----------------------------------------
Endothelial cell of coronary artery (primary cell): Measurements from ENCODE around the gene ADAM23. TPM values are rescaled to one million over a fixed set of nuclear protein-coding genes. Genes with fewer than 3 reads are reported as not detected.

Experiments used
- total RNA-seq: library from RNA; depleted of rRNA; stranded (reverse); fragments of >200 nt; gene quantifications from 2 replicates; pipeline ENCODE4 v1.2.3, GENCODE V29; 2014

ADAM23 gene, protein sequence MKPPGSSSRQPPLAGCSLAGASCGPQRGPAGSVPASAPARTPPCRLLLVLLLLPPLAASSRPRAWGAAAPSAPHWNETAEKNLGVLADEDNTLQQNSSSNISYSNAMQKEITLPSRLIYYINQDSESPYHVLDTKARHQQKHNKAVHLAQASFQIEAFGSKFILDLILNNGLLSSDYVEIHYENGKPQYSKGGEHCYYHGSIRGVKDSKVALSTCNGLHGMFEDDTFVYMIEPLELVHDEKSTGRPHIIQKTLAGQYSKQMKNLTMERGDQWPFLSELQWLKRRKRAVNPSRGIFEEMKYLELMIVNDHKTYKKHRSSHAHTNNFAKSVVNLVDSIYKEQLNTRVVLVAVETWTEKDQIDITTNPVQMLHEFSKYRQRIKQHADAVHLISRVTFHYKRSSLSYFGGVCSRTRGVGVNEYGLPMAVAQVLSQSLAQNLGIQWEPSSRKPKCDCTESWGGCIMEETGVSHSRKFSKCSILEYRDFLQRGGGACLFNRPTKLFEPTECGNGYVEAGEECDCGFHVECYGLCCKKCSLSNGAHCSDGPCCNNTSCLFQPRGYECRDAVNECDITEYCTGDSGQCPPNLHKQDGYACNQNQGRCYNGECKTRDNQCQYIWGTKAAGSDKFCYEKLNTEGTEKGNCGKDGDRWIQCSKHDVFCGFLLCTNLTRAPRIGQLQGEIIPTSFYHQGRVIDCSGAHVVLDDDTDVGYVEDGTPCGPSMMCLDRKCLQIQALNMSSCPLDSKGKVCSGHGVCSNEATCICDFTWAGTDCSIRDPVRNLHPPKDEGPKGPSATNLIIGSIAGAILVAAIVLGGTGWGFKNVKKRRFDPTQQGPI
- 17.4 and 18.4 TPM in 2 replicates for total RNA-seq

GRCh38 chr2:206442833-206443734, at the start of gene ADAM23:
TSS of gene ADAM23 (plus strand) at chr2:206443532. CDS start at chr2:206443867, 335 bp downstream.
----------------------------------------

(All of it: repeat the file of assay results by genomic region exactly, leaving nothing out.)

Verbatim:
Endothelial cell of coronary artery (primary cell): Measurements from ENCODE around the gene ADAM23. TPM values are rescaled to one million over a fixed set of nuclear protein-coding genes. Genes with fewer than 3 reads are reported as not detected.

Experiments used
- total RNA-seq: library from RNA; depleted of rRNA; stranded (reverse); fragments of >200 nt; gene quantifications from 2 replicates; pipeline ENCODE4 v1.2.3, GENCODE V29; 2014

ADAM23 gene, protein sequence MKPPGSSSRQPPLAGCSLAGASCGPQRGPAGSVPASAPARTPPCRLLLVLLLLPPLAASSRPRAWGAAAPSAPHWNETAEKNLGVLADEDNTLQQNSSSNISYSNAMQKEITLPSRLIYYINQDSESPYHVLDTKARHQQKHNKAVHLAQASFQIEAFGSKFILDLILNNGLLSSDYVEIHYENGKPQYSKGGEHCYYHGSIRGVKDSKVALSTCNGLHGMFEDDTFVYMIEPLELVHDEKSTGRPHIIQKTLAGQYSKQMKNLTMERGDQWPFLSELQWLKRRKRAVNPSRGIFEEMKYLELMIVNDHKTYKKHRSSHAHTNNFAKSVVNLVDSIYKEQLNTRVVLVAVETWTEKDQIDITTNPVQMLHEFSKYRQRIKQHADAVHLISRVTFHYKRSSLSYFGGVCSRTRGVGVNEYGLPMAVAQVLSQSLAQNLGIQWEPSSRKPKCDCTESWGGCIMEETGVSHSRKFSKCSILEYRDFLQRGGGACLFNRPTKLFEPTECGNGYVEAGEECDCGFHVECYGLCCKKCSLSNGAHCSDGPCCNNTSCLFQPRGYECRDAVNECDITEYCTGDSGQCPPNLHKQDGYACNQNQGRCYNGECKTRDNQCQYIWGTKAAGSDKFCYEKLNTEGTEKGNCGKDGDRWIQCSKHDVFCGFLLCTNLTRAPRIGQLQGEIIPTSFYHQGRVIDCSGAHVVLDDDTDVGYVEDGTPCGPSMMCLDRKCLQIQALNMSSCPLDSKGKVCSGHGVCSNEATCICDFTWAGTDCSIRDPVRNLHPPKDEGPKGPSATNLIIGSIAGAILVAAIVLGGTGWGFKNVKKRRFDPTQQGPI
- 17.4 and 18.4 TPM in 2 replicates for total RNA-seq

GRCh38 chr2:206442833-206443734, at the start of gene ADAM23:
TSS of gene ADAM23 (plus strand) at chr2:206443532. CDS start at chr2:206443867, 335 bp downstream.